Dirty snow may bring green burst to mountain peaks

Dust building up on mountain peaks may mean more early spring plants bloom together

Kicking up more dust in deserts may bring unnaturally synchronized spring greening to mountain peaks.

DUSTY MOUNTAIN Snow in the Rockies blushes a bit pink with desert dust that winter storms picked up from the Colorado Plateau and deposited along with the snow. McKenzie Skiles/Snow Optics Laboratory

Livestock grazing, mining and other human activities in dry lands churn up extra dust that winter storms sweep away and dump on distant alpine slopes along with snow, explains Heidi Steltzer of Colorado State University in Fort Collins. Darkening the snow speeds up the spring melt of the snowpack, but Steltzer and her colleagues now find that it won’t speed up the first sprouts of spring. Premature bald spots instead stay wintry until certain signs of spring pass a threshold, the researchers report online June 29 in Proceedings of the National Academy of Sciences. Once temperatures lose their sting, these delayed plants suddenly burst forth together.

Typically, snow doesn’t melt before average temperatures rise above freezing. Then variation in snow depth creates patchy melting, and spring green gradually spreads across the slopes. But a dirty-snow world could create more bare patches of ground before temperatures warm, which could ultimately mean more synchronous greening of alpine slopes.

That possible shift could reverberate through species interactions, resource availability and other aspects of life on snowy peaks, Steltzer predicts. Nutrients could wash off the peaks before plants are ready to use them. And a big burst of blooming means more plants competing for pollinators and nutrients at one time. Wildlife could also have to cope with food plants that are available in one rush instead of staggered over time.

To explore the effects of dust build-up on snow, Steltzer and her colleagues forced snow to melt early on patches of northeast- and southeast-facing slopes above the tree line at Red Mountain Pass in Colorado’s San Juan Mountains. Typically several winter storms each year drop dust from the Colorado Plateau onto these slopes, and researchers mimicked the effect in May 2008 by adding black fabric or a heavy dusting of ground-up, local rock to snowpacks that were one to two meters deep.

Darker surfaces absorb more energy than lighter ones, and snow darkened with dust melted 7 days earlier on average than untreated snow.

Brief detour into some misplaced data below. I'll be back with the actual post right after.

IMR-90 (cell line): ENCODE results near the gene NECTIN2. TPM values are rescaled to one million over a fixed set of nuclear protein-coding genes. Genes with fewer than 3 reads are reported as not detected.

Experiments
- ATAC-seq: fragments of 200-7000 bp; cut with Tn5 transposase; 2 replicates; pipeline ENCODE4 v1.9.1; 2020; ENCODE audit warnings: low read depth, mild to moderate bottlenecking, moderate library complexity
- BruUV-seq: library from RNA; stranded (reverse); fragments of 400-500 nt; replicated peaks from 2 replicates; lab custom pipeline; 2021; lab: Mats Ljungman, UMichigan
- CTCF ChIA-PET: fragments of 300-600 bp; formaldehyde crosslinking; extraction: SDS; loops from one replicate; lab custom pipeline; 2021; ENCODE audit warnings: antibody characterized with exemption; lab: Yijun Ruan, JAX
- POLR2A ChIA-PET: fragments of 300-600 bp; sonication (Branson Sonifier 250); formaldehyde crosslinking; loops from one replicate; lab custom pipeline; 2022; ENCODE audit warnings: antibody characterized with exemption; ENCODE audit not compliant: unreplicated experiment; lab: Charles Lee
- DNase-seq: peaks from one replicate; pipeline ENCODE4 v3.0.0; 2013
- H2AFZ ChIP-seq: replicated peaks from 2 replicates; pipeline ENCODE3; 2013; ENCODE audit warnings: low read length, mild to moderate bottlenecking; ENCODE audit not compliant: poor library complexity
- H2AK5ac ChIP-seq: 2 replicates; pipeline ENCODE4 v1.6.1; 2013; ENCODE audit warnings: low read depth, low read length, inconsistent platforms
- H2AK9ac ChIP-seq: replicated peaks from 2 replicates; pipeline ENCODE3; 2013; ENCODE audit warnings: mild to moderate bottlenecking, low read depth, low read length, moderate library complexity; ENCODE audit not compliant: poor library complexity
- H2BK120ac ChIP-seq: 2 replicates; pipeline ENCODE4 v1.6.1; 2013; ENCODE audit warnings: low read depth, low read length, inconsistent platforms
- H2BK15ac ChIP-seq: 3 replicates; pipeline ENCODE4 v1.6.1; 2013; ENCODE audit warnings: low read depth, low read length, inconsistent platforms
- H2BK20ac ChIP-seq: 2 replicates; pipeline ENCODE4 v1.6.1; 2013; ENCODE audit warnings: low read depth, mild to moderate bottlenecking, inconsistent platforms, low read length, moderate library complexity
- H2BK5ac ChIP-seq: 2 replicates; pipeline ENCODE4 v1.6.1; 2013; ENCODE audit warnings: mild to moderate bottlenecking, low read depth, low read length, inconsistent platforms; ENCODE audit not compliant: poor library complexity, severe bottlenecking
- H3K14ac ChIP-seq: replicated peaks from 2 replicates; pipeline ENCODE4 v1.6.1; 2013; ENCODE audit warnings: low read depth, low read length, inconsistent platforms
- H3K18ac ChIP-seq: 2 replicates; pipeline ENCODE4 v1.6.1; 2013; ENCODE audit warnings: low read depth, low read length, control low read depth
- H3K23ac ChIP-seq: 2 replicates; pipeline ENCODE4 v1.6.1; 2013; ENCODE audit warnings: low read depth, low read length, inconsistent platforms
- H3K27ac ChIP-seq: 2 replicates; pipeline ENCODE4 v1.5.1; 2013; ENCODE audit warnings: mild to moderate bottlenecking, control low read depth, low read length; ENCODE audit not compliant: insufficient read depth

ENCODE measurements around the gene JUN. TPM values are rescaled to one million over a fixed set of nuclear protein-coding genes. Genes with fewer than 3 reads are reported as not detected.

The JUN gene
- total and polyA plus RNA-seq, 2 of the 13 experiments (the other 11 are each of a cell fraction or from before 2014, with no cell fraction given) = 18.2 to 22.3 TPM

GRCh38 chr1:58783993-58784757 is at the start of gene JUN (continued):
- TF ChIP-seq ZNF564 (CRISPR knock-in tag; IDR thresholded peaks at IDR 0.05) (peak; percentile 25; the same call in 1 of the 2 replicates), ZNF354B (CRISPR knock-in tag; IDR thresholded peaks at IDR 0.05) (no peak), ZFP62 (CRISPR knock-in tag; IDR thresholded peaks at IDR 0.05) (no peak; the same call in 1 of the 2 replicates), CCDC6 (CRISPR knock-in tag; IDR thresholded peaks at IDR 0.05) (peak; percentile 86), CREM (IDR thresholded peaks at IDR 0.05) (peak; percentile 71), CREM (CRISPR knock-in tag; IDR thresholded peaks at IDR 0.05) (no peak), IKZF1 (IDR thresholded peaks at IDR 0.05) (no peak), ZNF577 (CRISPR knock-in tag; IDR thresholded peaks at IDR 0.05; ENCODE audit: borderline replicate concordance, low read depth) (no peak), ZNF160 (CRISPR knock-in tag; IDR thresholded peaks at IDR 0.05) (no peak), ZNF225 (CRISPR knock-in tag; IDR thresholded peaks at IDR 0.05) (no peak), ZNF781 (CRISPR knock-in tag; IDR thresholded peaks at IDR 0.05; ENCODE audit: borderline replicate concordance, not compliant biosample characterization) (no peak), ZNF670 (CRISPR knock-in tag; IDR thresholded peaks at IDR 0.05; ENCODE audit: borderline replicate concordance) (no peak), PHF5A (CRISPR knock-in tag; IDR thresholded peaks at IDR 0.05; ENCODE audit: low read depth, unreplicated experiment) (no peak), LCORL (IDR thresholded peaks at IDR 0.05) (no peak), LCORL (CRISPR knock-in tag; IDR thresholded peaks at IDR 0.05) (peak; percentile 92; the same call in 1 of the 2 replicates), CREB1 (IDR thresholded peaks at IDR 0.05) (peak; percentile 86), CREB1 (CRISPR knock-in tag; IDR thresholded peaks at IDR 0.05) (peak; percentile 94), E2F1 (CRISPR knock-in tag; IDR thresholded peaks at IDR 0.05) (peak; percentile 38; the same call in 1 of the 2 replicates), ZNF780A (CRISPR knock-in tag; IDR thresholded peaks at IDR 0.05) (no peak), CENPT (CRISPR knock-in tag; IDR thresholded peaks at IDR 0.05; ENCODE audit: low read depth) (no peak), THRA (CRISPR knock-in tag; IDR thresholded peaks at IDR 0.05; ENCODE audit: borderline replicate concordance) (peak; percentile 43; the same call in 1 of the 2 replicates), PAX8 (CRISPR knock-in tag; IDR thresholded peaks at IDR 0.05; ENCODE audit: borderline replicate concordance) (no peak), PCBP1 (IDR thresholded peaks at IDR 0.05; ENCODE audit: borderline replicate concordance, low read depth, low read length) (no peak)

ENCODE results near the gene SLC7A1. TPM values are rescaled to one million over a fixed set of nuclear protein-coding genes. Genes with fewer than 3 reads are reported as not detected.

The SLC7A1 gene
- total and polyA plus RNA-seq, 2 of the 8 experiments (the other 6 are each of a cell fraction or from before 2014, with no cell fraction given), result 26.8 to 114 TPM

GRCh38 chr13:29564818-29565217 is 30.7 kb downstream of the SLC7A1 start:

All that snow melting is a dramatic event at high altitudes. “I think of snowmelt as like flushing the toilet—a lot of water going down all at once,” Steltzer says.

In areas where researchers did nothing to the natural snowpack (which did include some dust from winter storms), the first little green leaves poked out of the soil some five to eight days after the snow melted. But in areas where researchers rushed the melting, the plants took 15 to 20 days to green up after snow was gone. Once conditions had passed environmental thresholds, researchers again saw a quick response to melting snow.

“The threshold response idea makes sense to me,” says David Inouye  of the University of Maryland in College Park. He reports what looks like a similar lag effect after early snowmelt in his long-term observations of the timing of plant blooming at the Rocky Mountain Biological Laboratory. “Not all plants show that kind of threshold effect, so the proposed synchronization may not be as complete as the PNAS paper suggests,” he says.

Dust build-up is becoming more of an issue as people expand their activities in dry lands, she says. A recent sediment study found that European settling of the American West has already quintupled the dust burden in mountain snow.

Susan Milius is the life sciences writer, covering organismal biology and evolution, and has a special passion for plants, fungi and invertebrates. She studied biology and English literature.

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